According to researchers who do internet performance tracking, people spend from 30 to 60 minutes a day, every day, waiting for transportation, on hold, at bus stop, for a train, for a computer to boot or for internet pages to load. Focusing on just computer/Internet waiting time, computer users lose from one to several days a year, depending on their usage per day, waiting.
This translates into losing months over a lifetime, and billions of hours lost across the world’s computer and Internet using population. Perhaps these waiting times are what lead to what is referred to as “multitasking”, a phenomenon thought to be counter productive to a person’s working efficiency. While I’m waiting for a page to load, I’m able to have a window open on the second screen and catch up on an email, tweet, etc.
A company called OOKLA publishes the “Net Index” ranking the world’s real time broadband and mobile data speeds and conducts 5 million tests each day, for 350 million users a year, on 2,600 testing servers worldwide. The company also provides “NetMetrics” and other services that help large companies and global institutions optimize their use of the Internet.
Identifying Internet “Choke Points”
The video below shows “choke” points that are the bane of any CIO. Overcoming “choke points” can be accomplished by routing information and data through the fastest channels or by running all operations on super fast private networks.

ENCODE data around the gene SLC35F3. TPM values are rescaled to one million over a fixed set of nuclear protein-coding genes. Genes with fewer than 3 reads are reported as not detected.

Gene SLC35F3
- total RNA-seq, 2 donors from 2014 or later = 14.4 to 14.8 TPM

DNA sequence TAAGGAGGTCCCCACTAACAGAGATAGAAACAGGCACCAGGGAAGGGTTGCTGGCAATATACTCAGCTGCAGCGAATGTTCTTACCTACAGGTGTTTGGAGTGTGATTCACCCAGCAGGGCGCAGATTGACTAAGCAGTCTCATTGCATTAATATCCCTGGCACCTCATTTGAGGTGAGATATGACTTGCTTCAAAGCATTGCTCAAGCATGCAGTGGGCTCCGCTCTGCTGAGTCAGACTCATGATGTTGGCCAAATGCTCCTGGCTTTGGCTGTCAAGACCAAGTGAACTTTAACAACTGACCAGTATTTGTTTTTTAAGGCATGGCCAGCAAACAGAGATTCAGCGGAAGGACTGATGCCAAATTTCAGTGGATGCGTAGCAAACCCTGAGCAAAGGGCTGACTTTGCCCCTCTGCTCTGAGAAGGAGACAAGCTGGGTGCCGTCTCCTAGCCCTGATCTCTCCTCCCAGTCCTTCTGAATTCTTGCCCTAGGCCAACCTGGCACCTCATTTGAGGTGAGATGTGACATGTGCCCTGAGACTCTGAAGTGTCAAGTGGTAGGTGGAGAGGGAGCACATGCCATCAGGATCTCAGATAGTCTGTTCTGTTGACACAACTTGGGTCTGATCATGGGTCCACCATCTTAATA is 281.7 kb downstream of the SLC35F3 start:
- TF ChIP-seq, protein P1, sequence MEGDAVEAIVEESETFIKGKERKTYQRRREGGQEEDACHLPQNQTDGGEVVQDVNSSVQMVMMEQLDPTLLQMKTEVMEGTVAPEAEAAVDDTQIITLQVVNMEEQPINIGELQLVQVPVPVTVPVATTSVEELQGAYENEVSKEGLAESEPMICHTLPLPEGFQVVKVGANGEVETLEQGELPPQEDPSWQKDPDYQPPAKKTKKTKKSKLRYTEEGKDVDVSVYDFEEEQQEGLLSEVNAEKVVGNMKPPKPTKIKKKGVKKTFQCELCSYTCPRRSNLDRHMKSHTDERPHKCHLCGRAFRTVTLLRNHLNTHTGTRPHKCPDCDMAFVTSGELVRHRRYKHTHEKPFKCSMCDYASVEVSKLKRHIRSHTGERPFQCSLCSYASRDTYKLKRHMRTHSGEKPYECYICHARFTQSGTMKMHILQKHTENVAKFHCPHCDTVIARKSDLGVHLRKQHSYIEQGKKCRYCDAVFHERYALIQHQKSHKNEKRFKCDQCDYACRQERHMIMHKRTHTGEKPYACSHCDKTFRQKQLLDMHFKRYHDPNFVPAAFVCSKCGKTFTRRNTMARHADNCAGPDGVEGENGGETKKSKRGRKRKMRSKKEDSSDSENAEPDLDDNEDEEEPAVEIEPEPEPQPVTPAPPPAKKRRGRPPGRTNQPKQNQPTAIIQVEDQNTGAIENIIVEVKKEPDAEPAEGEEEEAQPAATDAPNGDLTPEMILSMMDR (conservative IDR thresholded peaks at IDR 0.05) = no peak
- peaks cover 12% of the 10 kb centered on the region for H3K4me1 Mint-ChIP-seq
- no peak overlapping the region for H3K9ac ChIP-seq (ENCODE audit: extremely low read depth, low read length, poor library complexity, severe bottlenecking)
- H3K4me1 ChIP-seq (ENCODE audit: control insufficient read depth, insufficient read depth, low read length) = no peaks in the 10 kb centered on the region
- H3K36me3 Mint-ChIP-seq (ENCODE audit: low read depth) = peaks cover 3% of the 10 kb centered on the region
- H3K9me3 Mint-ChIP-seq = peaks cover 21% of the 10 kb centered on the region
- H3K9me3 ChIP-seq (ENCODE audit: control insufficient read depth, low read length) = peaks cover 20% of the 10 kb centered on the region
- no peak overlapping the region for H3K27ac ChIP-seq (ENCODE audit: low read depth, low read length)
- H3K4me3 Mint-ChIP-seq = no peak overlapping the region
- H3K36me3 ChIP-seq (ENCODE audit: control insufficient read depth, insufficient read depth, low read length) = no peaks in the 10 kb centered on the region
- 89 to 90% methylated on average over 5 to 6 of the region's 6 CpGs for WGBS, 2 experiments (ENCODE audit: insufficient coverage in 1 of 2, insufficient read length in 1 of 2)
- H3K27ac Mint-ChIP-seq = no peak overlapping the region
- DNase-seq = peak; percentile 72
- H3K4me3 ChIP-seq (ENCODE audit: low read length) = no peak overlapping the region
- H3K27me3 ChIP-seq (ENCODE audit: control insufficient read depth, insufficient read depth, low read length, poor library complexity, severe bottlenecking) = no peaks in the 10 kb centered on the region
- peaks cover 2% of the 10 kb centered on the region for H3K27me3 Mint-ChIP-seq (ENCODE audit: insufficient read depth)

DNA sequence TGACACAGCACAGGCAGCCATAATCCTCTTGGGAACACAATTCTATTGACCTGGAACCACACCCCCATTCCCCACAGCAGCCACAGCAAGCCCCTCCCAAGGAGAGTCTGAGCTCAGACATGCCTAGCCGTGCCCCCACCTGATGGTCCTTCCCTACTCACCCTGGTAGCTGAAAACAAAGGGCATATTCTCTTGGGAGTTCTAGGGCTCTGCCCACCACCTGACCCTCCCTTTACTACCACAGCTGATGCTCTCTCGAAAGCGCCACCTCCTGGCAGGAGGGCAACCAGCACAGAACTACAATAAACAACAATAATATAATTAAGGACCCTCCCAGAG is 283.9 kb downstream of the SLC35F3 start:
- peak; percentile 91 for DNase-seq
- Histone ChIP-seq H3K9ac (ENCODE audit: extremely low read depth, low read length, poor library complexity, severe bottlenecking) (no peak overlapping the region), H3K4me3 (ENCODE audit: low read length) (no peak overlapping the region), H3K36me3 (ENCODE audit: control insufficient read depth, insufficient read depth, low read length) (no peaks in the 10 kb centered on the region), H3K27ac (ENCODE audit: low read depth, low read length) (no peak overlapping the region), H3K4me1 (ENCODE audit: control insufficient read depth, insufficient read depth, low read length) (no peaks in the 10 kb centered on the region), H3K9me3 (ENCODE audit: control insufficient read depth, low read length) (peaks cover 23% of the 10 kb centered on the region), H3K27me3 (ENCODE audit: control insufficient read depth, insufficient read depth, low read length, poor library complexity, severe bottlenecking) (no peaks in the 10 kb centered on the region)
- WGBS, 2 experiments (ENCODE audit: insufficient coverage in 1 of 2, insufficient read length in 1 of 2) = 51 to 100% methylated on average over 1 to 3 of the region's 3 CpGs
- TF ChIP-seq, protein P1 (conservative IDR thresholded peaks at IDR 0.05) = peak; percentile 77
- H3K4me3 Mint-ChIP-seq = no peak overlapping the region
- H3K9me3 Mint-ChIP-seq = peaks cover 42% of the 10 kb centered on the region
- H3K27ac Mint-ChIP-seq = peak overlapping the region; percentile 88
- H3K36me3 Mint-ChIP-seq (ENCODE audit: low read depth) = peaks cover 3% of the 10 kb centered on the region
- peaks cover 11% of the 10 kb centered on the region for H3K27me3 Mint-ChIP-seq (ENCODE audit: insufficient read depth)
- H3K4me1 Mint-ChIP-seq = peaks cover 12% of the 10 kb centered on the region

While the US trails most of the developed world in Internet access speeds, Google, for example, has started a network of gigabit speed Internet access hubs in a handful of cities around the US that provide crystal-clear HD, cutting-edge DVR, powerful Wi-Fi and 1 TB cloud storage per customer.
At Google’s Fiber website. I ran a test against Google Fiber and its 1,000 Mbps download speeds. Google Fiber downloads 100 photos, a game, 100 songs or an HD movie in just 3 seconds. It takes my Comcast XFinity “Blast” service 9 minutes and 20 seconds to do the same. Google Fiber’s upload speed is 1,000 Mbps.
Google Fiber Expansion Plans
Google Fiber is currently running in Kansas City, Austin and ProvoWith plans in place for Portland, San Jose, Phoenix, San Antonio, Nashville, Atlanta, Charlotte, Raleigh-Durham and eventually to the northeast and Washington, DC, New York and Boston. Pricing in currently live markets is $120 per month for gigabit Internet plus TV, $70 a month for gigabit Internet and free Internet at today’s basic speeds.
Current World Rankings For Internet Speed (Mbps)
- Hong Kong – 54.1
- South Korea- 48.8
- Japan – 42.2
- Latvia – 37.5
- Romania – $37.4
- Belgium – 32.7
- Switzerland – 29.6
- Bulgaria – 32.1
- Israel – 30.9
- Singapore – 29.7
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References and related links:
- Ookla | The world standard in Internet metrics
- Speedtest.net by Ookla – The Global Broadband Speed Test
- Netflix ISP Speed Index | Compare global internet service provider speeds